The rice brown planthopper (BPH) is one of the most important “outbreak” pests experienced in rice crops in many parts of SE Asia. There are several factors that might contribute to these outbreaks, including changing production practices, such as increased fertilizer use, aimed at achieving higher rice yields. However, the use of insecticides can destroy naturally occurring insect predators and parasites that keep BPH populations under control. Many research papers demonstrate that pesticides are the most important cause of BPH outbreaks.

Hopper Race – This short video extract of a longer TV film was directed by Ms Juka Kawaai and initially screened on TVE JAPAN [this TV station no longer exists]. Many thanks to Dr KL Heong for helping prepare this Story.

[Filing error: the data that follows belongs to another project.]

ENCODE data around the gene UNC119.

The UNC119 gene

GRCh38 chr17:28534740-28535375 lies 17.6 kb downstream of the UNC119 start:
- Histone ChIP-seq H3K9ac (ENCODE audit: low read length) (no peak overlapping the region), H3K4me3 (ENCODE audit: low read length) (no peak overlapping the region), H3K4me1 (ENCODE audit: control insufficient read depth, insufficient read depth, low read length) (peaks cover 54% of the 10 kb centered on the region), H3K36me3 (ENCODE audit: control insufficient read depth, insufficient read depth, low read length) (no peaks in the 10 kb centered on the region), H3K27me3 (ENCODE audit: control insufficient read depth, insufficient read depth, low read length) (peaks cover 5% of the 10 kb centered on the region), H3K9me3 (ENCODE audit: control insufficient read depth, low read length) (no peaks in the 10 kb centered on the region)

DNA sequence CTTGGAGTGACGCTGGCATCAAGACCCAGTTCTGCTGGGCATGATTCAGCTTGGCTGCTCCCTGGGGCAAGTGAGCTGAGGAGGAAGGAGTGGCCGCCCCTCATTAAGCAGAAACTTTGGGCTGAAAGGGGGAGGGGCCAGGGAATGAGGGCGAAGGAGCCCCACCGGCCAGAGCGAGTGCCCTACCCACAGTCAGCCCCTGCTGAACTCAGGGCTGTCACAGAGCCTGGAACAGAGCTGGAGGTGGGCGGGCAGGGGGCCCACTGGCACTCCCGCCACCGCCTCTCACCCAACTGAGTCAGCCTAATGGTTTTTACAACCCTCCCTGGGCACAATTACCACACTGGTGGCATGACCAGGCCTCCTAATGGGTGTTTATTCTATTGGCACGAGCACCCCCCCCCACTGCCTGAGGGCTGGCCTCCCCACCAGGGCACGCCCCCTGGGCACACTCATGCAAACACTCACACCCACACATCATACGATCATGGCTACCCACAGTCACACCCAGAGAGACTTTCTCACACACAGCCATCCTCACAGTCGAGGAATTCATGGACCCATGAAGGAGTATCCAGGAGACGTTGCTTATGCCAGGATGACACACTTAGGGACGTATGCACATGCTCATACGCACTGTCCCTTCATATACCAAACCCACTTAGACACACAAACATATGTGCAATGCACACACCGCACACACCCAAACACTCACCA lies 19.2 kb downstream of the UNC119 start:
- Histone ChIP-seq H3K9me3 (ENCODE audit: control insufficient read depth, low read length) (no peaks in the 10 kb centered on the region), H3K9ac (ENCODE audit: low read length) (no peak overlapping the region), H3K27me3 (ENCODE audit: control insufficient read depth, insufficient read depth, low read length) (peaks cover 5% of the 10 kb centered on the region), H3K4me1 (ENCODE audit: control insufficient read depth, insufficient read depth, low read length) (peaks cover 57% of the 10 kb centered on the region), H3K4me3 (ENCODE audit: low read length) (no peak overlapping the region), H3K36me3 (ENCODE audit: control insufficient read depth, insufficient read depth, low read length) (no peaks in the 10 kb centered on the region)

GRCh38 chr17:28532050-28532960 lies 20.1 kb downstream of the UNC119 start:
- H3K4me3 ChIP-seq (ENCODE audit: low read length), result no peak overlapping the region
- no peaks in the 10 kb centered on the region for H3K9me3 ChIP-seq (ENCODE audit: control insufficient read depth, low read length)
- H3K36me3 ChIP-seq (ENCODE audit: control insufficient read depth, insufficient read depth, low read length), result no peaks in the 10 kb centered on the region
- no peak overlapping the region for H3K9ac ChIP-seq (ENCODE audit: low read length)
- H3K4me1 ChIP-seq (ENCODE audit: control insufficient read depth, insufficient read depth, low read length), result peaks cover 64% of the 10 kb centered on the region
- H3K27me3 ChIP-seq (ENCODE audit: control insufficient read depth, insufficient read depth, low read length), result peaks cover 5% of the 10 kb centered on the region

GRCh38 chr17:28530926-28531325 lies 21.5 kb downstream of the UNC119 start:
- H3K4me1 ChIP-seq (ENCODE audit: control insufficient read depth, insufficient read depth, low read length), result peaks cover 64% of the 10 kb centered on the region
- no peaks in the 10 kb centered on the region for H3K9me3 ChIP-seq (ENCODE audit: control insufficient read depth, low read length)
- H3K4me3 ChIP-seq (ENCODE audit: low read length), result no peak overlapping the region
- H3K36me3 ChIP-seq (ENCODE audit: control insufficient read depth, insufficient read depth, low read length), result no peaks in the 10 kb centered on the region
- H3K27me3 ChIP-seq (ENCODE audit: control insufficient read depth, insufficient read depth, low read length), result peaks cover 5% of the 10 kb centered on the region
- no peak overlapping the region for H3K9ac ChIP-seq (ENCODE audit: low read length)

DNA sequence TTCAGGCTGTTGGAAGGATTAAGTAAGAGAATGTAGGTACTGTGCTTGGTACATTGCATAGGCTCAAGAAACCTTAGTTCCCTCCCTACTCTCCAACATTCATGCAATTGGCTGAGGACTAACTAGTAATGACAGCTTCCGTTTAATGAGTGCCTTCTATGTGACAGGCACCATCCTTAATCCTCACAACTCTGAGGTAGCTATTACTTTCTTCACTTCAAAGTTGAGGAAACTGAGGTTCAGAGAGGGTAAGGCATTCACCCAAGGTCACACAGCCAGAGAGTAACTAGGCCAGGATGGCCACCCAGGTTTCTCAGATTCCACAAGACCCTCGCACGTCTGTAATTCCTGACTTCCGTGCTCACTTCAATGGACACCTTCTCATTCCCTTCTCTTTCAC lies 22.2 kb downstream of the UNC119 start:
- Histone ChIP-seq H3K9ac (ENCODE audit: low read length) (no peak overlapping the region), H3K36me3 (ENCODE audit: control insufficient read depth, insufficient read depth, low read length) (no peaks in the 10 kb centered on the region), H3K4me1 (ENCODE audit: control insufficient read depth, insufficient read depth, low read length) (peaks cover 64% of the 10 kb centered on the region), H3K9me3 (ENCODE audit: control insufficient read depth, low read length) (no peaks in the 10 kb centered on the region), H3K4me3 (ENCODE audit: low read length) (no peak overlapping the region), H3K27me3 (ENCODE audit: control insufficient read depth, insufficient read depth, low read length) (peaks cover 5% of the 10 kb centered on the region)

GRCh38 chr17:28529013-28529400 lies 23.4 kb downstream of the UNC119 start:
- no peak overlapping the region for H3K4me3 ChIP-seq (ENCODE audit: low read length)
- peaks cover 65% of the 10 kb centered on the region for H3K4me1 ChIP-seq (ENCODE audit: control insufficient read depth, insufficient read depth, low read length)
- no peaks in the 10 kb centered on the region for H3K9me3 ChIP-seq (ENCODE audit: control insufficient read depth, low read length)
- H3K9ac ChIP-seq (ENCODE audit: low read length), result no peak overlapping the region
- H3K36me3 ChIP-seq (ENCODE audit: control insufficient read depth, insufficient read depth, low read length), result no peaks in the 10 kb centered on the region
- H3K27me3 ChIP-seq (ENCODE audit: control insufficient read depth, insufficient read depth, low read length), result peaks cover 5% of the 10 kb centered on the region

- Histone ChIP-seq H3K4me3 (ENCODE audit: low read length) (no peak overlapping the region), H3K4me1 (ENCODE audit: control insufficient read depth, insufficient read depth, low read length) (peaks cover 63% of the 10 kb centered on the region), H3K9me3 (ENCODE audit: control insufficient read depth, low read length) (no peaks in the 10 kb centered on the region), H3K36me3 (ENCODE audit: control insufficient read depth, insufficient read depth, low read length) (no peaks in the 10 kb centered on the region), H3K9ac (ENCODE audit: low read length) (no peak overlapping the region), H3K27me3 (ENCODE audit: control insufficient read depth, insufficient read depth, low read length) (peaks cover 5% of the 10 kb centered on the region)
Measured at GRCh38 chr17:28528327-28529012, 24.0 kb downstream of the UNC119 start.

Further references:

Way, M.J. and Heong, K.L. 1994. The role of biodiversity in the dynamics and management of insect pests of tropical irrigated rice – A review. Bulletin of Entomological Research, 84, 567-587. pdf file way-and-heong

Heong, K.L. and Schoenly, K.G. 1998. Impact of insecticides on herbivore-natural enemy communities in tropical rice ecosystems. Pp 381-403 (P. T. Haskell and P. McEwen Eds.) “Ecotoxicology: Pesticides and Beneficial Organisms”. Chapman and Hall, London. pdf file – Heong and Schoenly